Not his inability to act with any consistency on the subject of Donald Trump. Not his ill-timed spasms of political gamesmanship (as when he gave a 21-hour speech on the Senate floor against Obamacare). Not even his uncanny resemblance to Count Chocula. No, Ted Cruz’s worst offense against the American body politic has been his failure, thus far, to crush the senatorial hopes of one Robert Francis “Beto” O’Rourke ….

 

3

A crowdfunding website is trying to strong-arm Senator Susan Collins, the Republican from Maine, by giving more than $1 million to her 2020 opponent—unless she opposes Judge Kavanaugh. Donors are asked to make a financial pledge and then enter their credit-card information. As of Tuesday afternoon, 37,425 people had put down $1,041,878.

The fine print makes clear the quid pro quo: “Your card will only be charged if Senator Susan Collins votes for Kavanaugh’s confirmation to the Supreme Court.” To avoid the money bomb, all Ms. Collins must do is vote “no.”

It isn’t clear this is even legal. We’re all for citizens exercising their free-speech rights, including campaign donations, for or against political candidates. But federal law defines the crime of bribery as “corruptly” offering “anything of value” to a public official, including a Member of Congress, with the intent to “influence any official act.” The crowdfunders in this case are offering something of value—withholding funds from her opponent—in return for a Supreme Court confirmation vote.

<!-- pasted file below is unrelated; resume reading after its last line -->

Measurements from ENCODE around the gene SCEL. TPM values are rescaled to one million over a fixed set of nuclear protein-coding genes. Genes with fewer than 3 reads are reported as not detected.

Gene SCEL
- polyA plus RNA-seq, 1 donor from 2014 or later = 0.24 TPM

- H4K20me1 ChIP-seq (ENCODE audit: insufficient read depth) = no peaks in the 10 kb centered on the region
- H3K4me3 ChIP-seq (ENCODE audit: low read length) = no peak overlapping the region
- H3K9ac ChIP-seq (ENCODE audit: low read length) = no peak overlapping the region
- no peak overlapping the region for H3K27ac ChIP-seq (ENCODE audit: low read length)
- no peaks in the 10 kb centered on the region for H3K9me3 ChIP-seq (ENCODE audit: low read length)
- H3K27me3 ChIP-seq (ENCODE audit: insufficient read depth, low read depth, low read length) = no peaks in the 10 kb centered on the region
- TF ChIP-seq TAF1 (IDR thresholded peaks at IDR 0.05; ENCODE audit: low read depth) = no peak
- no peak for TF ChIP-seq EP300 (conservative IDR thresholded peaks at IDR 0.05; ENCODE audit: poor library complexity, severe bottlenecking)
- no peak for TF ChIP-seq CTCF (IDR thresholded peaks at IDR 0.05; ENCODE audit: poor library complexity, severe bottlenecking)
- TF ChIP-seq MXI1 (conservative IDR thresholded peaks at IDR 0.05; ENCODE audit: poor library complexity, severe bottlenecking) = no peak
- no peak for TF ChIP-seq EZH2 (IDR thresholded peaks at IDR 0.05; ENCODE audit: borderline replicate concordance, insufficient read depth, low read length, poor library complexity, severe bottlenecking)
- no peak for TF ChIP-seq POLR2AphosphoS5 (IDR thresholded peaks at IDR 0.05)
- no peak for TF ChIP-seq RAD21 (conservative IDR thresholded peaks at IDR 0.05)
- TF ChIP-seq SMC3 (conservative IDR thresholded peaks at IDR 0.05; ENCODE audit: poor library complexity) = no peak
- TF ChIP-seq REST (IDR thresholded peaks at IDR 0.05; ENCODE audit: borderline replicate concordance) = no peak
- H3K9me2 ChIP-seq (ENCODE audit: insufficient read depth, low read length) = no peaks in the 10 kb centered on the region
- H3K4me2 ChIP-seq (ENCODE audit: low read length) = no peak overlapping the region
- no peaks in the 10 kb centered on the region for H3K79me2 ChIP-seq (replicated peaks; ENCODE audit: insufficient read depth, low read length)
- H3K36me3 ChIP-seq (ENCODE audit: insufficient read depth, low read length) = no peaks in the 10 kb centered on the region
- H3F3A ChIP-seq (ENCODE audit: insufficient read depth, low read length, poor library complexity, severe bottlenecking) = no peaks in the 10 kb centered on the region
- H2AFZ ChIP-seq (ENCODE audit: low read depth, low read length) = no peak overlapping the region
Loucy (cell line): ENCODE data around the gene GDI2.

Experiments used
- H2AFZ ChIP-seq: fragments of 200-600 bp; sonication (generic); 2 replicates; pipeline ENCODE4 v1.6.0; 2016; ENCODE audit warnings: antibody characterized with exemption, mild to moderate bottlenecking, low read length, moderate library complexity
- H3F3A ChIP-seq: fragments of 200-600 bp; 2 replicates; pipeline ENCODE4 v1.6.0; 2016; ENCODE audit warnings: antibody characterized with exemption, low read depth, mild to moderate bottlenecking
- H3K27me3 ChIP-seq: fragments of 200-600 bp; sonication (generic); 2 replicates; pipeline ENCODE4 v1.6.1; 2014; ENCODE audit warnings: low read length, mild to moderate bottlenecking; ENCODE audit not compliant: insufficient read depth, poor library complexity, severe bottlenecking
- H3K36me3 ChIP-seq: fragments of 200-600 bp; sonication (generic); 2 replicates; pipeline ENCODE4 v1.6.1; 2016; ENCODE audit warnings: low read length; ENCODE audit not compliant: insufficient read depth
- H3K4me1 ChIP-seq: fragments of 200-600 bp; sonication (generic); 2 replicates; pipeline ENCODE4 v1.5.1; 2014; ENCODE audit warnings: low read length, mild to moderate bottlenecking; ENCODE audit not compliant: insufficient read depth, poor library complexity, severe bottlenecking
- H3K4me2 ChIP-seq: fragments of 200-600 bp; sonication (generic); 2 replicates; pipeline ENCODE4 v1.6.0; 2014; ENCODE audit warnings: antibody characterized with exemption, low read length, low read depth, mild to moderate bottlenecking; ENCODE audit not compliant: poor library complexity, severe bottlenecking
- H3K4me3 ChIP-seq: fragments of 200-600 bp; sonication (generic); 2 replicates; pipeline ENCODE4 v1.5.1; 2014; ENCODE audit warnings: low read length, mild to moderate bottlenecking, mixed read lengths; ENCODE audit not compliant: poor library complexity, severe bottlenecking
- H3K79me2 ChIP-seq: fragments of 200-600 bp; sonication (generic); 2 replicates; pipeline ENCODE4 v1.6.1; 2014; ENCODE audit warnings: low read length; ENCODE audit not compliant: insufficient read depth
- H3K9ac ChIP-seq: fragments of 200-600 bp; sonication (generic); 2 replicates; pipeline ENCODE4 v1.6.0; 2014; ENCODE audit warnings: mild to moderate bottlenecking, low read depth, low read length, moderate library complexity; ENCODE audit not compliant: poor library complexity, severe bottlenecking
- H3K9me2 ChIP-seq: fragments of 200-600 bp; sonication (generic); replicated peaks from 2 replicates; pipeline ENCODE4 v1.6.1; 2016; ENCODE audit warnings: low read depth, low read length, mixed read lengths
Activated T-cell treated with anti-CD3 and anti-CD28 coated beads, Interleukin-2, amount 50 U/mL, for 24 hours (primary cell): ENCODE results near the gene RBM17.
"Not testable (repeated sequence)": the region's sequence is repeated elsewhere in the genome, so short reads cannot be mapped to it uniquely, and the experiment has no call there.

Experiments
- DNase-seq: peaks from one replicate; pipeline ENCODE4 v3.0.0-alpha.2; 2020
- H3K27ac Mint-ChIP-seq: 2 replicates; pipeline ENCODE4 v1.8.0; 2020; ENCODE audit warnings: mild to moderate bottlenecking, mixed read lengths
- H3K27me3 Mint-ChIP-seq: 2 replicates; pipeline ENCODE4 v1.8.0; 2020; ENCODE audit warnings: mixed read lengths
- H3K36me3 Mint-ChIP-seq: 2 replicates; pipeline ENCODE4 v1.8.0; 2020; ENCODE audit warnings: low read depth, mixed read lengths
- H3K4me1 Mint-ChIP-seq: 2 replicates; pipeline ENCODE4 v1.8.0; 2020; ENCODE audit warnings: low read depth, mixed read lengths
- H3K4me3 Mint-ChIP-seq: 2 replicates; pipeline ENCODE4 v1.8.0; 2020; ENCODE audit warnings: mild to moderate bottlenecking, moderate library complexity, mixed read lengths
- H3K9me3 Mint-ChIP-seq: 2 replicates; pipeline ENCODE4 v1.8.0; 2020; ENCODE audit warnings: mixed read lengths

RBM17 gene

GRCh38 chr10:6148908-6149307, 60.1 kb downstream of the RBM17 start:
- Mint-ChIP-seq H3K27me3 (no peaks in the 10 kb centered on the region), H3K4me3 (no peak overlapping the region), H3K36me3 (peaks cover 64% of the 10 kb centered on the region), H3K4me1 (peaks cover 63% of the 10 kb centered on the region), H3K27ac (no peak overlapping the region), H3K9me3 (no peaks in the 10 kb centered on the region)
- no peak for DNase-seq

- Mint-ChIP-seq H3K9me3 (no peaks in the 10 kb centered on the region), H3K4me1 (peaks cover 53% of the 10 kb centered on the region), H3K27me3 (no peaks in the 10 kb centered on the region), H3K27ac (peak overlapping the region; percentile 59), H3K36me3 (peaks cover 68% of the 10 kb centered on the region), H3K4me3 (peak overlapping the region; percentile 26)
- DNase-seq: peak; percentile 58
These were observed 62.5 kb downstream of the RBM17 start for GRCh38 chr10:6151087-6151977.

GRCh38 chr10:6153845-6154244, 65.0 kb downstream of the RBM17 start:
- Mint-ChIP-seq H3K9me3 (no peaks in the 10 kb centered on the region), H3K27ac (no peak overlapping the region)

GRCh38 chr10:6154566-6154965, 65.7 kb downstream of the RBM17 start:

“I have had three attorneys tell me that they think it is a clear violation of the federal law on bribery,” Ms. Collins says. “Actually, two told me that; one told me it’s extortion.”

She adds that her office hasn’t “made any kind of decision” about whether to refer the matter to prosecutors. But her astonishment at the strategy is clear: “It’s offensive. It’s of questionable legality. And it is extraordinary to me that people would want to participate in trying to essentially buy a Senator’s vote.”

Another pressure tactic, one Ms. Collins says she finds “incrediblyoffensive,” is “the out-of-state voicemails being left on the answering machines of my state offices.” Many of the messages are profane. “In one case—and we are going to turn this over to the police, but unfortunately, of course, the person didn’t leave a name or number—but they actually threatened to rape one of my young female staffers.”